A Community Improvement District (CID) for the Hobby Lobby and Blockbuster properties along Johnson Drive was stopped by the Mission City Council this week in what could be a reversal of direction on sales tax help for developers.
The CID petition filed by Block Properties would have resulted in an additional one-cent sales tax to fund renovations to Mission West shopping center (Hobby Lobby, Taco Bell, Avelluto’s and attached businesses), the Blockbuster building on Johnson Drive and the Runza restaurant. The motion to hold a public hearing on the petition failed with Councilors Amy Miller, Lawrence Andre, Jennifer Cowdry and Pat Quinn voting against it. Debbie Kring was absent.
Andre has often questioned the CID projects and how tax money is used to support private property improvements. Wednesday he again said he was concerned the council is acting on the CID proposals without enough information. Later, Andre said he does support CID funding, but prefers it is used for public infrastructure or projects that change the “status quo” and that the market demand cannot cover. The council had previously agreed to a public hearing for a CID on the Keystone property along Johnson Drive, but that may be in jeopardy. Councilors Miller and Cowdry both said after the meeting that their thinking about the CID projects is evolving and they are likely to vote against Keystone (called the Cornerstone Commons) CID when it comes back to council. Only Andre opposed the public hearing for Cornerstone Commons in a vote last month.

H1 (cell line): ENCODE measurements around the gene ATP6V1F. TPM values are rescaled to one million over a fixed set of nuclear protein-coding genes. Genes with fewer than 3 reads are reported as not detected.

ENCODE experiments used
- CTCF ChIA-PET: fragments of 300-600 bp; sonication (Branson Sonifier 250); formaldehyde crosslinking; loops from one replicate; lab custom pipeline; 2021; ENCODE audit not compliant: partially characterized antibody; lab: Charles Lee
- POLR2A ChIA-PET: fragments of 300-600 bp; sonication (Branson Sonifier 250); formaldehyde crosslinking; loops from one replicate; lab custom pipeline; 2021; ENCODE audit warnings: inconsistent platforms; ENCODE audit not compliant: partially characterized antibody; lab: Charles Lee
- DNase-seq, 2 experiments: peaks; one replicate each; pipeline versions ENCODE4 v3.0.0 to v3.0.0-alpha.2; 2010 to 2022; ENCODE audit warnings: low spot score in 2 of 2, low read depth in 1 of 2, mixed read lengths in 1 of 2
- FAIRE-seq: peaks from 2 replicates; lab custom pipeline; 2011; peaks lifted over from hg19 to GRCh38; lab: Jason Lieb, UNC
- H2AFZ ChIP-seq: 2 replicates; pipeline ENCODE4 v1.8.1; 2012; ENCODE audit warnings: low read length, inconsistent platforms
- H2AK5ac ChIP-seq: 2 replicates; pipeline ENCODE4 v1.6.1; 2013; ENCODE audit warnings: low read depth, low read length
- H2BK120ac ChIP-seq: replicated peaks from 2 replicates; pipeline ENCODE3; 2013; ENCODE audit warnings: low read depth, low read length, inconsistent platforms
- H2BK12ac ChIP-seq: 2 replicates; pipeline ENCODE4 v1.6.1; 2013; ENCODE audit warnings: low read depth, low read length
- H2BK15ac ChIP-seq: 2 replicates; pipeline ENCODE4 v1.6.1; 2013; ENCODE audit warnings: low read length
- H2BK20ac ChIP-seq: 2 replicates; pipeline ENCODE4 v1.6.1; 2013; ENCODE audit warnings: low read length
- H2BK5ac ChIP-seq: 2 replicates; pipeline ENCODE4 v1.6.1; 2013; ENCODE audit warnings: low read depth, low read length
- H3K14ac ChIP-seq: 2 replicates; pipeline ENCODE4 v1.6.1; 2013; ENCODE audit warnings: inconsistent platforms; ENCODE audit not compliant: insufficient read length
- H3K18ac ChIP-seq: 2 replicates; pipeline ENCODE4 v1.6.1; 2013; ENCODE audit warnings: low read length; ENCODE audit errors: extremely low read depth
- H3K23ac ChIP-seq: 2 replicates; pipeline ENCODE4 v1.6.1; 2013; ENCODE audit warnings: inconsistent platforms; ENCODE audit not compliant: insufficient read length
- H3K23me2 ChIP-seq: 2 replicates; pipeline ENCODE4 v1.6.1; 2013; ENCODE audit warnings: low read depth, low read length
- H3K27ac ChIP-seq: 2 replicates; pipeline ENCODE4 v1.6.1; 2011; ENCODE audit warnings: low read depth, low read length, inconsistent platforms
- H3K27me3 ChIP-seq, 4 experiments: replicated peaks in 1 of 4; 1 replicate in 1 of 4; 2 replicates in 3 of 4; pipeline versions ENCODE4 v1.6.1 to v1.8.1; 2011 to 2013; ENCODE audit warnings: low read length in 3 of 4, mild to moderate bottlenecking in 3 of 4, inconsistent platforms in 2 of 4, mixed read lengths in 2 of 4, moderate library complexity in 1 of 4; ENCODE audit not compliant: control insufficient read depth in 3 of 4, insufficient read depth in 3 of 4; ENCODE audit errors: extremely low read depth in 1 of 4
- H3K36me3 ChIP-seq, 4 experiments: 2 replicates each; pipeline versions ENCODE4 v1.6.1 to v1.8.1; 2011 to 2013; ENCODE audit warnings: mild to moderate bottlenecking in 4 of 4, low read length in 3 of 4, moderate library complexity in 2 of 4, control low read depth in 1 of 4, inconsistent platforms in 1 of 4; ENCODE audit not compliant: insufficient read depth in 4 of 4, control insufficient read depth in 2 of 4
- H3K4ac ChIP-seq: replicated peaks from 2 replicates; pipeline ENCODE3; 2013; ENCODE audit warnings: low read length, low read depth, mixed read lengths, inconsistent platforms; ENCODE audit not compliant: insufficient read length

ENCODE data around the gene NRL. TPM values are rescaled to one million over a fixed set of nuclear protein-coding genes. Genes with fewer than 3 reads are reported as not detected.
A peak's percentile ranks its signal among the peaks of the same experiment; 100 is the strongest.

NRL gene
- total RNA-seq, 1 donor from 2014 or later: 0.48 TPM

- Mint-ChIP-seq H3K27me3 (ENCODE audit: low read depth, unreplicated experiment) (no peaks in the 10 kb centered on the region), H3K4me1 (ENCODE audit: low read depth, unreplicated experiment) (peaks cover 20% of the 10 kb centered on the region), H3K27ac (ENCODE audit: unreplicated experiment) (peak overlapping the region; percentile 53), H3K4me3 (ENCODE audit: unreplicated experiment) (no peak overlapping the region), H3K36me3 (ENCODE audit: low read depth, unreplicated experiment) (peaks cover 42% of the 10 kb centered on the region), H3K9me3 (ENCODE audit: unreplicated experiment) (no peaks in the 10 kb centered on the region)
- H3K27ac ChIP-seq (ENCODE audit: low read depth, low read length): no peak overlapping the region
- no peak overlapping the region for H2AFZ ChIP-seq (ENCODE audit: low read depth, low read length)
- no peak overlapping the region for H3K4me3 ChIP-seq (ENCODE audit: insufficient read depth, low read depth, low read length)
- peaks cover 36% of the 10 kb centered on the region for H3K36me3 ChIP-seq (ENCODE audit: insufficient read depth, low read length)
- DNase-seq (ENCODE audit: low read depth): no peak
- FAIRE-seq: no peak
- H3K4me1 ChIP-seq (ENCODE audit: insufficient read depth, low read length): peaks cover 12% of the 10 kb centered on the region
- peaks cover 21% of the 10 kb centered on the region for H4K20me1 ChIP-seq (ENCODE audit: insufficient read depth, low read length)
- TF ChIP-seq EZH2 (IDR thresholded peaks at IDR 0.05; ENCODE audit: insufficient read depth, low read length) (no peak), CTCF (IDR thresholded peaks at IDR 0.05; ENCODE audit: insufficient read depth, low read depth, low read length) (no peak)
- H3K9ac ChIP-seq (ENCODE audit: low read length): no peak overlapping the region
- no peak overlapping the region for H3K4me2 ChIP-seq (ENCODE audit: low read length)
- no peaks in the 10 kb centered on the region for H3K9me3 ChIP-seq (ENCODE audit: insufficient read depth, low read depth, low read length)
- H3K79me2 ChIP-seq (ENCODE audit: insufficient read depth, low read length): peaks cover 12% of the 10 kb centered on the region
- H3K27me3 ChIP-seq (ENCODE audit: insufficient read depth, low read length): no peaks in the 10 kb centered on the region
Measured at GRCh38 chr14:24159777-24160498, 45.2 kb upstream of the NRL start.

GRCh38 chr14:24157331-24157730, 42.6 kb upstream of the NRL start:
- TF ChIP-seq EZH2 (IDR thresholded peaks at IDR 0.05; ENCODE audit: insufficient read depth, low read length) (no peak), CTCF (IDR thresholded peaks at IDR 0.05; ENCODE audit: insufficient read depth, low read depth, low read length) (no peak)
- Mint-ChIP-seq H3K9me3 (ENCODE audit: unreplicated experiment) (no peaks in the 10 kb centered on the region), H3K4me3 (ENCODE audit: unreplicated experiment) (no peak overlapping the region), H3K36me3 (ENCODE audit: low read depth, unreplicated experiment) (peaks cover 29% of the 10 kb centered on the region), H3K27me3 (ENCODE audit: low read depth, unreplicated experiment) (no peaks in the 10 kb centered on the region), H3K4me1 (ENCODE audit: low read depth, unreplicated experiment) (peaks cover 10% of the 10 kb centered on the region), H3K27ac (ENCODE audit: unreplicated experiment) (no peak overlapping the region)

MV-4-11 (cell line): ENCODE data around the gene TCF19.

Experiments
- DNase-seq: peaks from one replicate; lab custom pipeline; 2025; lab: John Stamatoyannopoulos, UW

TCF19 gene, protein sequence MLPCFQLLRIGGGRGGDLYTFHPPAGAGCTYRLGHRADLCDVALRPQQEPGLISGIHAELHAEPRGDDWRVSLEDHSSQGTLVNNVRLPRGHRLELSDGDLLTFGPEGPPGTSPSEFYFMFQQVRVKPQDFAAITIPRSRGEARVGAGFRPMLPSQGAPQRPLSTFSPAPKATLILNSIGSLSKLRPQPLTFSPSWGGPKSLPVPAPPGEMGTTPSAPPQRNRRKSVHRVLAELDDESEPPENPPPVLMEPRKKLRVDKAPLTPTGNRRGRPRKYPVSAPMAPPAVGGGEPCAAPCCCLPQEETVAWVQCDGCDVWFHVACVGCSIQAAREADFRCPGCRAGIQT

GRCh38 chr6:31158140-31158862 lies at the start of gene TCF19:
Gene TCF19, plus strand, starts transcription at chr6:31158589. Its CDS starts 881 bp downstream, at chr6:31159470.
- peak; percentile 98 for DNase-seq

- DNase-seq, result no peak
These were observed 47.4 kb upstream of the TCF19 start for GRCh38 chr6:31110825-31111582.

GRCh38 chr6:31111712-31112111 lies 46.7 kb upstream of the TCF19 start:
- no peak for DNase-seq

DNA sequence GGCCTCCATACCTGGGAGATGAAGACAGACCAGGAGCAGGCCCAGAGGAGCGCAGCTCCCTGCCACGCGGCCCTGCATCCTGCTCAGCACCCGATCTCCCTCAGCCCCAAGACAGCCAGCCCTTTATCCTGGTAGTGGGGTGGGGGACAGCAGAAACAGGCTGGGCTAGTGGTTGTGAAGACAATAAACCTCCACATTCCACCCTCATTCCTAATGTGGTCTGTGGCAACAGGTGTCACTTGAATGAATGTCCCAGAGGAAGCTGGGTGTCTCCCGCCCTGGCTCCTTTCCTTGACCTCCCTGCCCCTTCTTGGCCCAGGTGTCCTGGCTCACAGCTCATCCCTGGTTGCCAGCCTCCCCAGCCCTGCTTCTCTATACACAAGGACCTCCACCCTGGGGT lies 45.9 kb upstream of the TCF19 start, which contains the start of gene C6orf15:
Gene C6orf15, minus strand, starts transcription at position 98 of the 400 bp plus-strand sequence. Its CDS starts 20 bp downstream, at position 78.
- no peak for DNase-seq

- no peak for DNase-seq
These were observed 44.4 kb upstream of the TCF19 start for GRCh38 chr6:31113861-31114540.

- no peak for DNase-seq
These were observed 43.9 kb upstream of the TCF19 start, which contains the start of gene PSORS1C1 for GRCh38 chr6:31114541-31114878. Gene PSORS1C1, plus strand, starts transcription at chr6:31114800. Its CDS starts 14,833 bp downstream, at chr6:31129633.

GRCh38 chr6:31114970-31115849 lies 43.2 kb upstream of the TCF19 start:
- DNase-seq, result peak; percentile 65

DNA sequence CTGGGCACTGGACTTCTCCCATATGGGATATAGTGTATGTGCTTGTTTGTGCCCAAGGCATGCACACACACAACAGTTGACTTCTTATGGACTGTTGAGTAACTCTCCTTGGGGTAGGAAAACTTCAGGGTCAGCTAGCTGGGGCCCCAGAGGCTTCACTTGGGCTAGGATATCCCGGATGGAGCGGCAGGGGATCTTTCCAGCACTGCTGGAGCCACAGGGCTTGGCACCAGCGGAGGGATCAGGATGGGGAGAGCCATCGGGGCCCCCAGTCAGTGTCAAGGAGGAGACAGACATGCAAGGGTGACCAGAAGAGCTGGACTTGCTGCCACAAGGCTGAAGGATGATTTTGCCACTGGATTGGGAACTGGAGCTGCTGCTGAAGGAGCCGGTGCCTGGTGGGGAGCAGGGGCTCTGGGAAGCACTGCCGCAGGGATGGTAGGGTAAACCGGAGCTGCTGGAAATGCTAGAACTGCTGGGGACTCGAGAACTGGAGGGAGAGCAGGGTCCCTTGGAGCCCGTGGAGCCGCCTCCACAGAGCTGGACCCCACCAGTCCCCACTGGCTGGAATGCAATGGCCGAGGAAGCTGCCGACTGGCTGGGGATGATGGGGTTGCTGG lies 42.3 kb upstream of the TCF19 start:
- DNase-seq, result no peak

Both the Cornerstone and Mission West CID plans were so-called “pay-as-you-go” CIDs. The businesses would charge an additional one-cent tax and the developer would be reimbursed for renovation expenses from those collections over a number of years. The much larger Gateway project, which is about to break ground at Johnson Drive and Roe Avenue, uses public bonds to support the development up front with the bonds being paid by sales and property tax collected from the businesses. The only other CID in Mission now is the Mission Crossing project near Metcalf at the city’s west edge.